Driscolls, Calder, Talbot) play in its changing politics?
3. In what ways is love expressed in the novel? Do these characters put themselves at risk for such expression, and furthermore, what must they stand up against to love others?
4. The idea of destiny–fate–comes up again and again in this world. The word "destiny" itself is mentioned more than four times throughout the novel. If both love and war are then meant to be, if these people's damages lead them to new places, what do these characters' individual lives say about humanity as a whole? Does the novel leave you with hope or worry?
5. More specifically, what is the fate of women in
The Great Fire? Think of the discussion on
Western weddings in Hong Kong, on page 159.
Of Aldred and Peter's impressions and experiences

with women. Of Helen's plight.
6. Discuss the paragraph on page 111, beginning with "These were their days…"
7. What role do the mailed letters play in the book? Are they "the sad silly evidence of things," as Aldred says to Helen, or are they more? How does Hazzard use the epistolary form to fuel the narrative?
8. Why, towards the novel's close, does Aldred remember the stacking of his home's firewood
(page 223) with such immaculate detail?
9. Infirmity is everywhere throughout The Great
Fire—from Benedict Driscoll's degeneration to
Aldred's wounds to Peter's fate to Dick Laister's father's amputation. What deeper, quieter infirmities exist in the book? What are your impressions about the characters' reaction to their wounds?
10. What do you believe Benedict said when he yelled at the Japanese servant who would

subsequently kill himself?

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Great Fire 3 out of 5 based on 0 ratings. 16 reviews.
Guest More than 1 year ago
Obviously this is a book written by a master of the english language. She values words and phrasing (so do I), but does not do well with dialogue, character development, story development, and pace. The book was about nothing, went nowhere, but sounded real pretty. :) I could not get a clear visual of place or people. Another reviewer mentioned each character had the same voice. I kept telling myself this over and over again as well!! I'm the type who will press on even if I don't like a book, so I do feel violated. :) The words were eloquent, the narrative poetic, but that's not why you write fiction novels. The author should find another genre such as short prose or poetry.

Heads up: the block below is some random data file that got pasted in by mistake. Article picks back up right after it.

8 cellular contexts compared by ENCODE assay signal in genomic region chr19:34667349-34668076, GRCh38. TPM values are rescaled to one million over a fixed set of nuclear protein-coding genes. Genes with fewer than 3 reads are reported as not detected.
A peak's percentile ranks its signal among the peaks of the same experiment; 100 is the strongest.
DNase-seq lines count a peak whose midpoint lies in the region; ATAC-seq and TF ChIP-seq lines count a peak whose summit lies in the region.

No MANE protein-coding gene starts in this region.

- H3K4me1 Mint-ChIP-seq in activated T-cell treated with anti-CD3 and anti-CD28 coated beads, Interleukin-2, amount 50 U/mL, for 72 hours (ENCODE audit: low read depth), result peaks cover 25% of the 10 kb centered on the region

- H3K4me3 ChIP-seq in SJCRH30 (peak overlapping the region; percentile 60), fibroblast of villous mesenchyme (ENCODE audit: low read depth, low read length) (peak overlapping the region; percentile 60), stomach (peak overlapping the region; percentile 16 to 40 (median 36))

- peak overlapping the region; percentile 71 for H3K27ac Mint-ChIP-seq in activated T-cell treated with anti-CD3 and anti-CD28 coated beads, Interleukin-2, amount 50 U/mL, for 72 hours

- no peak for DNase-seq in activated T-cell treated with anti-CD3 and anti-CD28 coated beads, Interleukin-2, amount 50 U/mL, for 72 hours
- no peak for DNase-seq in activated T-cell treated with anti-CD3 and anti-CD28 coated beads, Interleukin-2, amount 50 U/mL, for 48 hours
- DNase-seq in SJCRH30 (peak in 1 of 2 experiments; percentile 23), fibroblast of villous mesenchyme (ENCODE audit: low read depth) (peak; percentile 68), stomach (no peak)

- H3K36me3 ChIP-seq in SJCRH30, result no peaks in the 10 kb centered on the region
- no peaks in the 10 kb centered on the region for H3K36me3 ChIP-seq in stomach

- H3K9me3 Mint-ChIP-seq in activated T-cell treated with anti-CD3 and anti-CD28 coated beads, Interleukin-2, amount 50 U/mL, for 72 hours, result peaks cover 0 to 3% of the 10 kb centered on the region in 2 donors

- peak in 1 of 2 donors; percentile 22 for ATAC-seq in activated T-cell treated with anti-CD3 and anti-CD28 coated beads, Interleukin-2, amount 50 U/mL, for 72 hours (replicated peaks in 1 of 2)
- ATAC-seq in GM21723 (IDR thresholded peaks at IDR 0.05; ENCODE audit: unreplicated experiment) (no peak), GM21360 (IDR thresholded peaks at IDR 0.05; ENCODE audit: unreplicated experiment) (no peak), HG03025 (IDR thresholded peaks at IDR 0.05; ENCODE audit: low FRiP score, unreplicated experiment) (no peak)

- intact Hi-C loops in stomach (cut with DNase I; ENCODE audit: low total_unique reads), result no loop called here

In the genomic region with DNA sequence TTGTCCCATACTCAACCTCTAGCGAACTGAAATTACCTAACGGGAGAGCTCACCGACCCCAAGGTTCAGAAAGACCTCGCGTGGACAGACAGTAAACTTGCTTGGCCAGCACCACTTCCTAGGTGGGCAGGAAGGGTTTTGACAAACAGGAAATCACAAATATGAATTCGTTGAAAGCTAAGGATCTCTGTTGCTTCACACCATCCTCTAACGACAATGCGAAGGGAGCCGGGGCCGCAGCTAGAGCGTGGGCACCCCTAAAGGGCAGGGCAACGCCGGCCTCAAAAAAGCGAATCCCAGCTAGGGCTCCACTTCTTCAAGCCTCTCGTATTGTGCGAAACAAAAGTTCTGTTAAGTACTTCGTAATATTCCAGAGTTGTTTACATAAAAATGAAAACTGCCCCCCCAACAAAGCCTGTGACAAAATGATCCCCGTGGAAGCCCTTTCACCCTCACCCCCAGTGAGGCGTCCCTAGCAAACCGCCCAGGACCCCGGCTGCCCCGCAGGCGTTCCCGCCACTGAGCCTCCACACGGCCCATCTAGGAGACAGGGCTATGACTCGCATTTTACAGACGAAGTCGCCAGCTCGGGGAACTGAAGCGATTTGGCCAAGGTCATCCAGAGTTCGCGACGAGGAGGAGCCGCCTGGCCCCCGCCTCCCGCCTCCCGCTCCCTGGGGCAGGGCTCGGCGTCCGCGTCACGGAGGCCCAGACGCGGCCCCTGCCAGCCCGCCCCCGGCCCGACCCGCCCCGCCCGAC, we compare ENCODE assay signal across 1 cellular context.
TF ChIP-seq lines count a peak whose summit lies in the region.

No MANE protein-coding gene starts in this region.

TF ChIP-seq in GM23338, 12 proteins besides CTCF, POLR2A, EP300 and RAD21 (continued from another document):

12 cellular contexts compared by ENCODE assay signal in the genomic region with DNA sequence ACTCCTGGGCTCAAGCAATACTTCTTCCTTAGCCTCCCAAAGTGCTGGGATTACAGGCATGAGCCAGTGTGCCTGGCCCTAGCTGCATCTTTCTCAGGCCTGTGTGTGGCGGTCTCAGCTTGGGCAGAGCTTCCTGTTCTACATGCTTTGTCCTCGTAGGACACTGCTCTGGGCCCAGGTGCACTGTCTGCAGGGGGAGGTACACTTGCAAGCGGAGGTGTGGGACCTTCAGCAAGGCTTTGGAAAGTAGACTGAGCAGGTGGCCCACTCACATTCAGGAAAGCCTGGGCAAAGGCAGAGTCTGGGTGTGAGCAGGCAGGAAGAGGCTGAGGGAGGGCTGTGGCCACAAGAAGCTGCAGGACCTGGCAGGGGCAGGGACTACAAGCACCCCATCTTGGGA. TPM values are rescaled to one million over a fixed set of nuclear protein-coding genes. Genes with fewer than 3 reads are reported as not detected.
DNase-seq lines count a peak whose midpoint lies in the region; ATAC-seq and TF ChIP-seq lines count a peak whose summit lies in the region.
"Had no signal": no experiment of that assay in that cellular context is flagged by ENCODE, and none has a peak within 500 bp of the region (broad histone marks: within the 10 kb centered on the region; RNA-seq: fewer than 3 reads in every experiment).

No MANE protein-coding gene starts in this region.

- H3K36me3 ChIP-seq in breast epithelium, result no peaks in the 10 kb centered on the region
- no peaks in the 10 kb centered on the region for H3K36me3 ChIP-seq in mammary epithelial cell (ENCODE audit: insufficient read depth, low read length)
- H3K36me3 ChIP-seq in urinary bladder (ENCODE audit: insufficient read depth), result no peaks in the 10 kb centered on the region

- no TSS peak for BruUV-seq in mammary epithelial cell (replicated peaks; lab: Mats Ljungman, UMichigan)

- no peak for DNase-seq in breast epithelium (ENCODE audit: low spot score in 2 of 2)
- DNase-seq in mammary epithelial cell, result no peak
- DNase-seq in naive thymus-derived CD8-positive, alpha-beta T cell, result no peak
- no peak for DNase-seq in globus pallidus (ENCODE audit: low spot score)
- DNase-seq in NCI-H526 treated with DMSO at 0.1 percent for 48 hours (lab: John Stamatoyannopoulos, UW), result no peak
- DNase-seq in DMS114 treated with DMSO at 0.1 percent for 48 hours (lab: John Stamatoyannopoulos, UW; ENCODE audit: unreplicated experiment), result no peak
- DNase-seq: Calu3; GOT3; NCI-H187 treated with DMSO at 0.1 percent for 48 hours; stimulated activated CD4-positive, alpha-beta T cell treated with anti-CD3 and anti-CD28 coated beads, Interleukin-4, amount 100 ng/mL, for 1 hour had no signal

Guest More than 1 year ago
There is a reason that some previous reviewers didn't like this book. If you are mostly interested in plot instead of prose, don't read this (for example, you like Dan Brown). Those books have their value, too, I've read them also, but they have a totally different objective than this book and really shouldn't be compared. In other words, if you are reading this book waiting for something to 'happen,' you should either put it down right away, or, even better, realize that what is happening is the writing on the page and the magic of our language. To be quite frank, the majority of people either don't like books like this or don't have the patience for them, but in this book Hazzard isn't just aiming for the masses.
Guest More than 1 year ago
This was my book club selection, otherwise I would have ended my misery much sooner by not finishing this book. Not only were the characters flat, they all had the same voice. Ms. Hazzard's style is over written, and overly dramatic. To me it lacks both poetry and substance.
Guest More than 1 year ago
Impressive lexicon and stylistically original, but I found both plot and characters flat. Nothing happened! If this hadn't been a book club read, I would have abandoned it after the first hundred pages.
Anonymous More than 1 year ago
Anonymous More than 1 year ago
SAHARATEA More than 1 year ago
The further I distance myself from this novel the more I dislike it. I read it fairly eagerly, as the story was intriguing and the setting, post WWII Asia, was fascinating. I initially reviewed it favorably, but whenever I think back, I realize how unrealistic it was. In summary, a British war hero, Aldred Leith, is assigned to investigate the aftereffects of Hiroshima, and throughout this story he completes his research, connects with some old friends in Japan, and begins an emotional 'affair' with a teenage girl. But really, it is more of the story of the world's most boring man. Most of this book is him recounting his various travels, which would in actuality be dreadful and tedious. Everyone he meets tends to be a shade or two beneath him somehow, so he's always giving advice or assistance in a not quite selfless way. All other characters are minor, and while Hazzard spends very little time physically describing him, she actually "shows" him well by his actions and speech. But he's too good. His behavior is exemplary. His speech refined. Everything about him reeks perfection. In other words, he's a bore. I was rooting for him to do something bad, or ill advised, or even be tardy to an event, just to see him act less elegant or graceful. Perhaps a spot on his tie? He's not the kind of guy to pull weeds, but he'd gladly give the gardener a generous sum to do it for him, along with a wrapped book of Chinese verse to take home and treasure. Obnoxious. The other thing that annoyed me was that the author foreshadowed many events that fizzled out. I realize that added an element of suspense, but some of it was almost like it was forgotten or she ran out of time. The long anticipated confrontation with the parents of his intended never happened, and his deep friendship with Peter (a lifelong friend) fizzled when Peter became sick and attempted suicide (but Aldred did send Peter a get-well telegram). It concludes as you'd expect (I won't spoil it for you).
Anonymous More than 1 year ago
Guest More than 1 year ago
Guest More than 1 year ago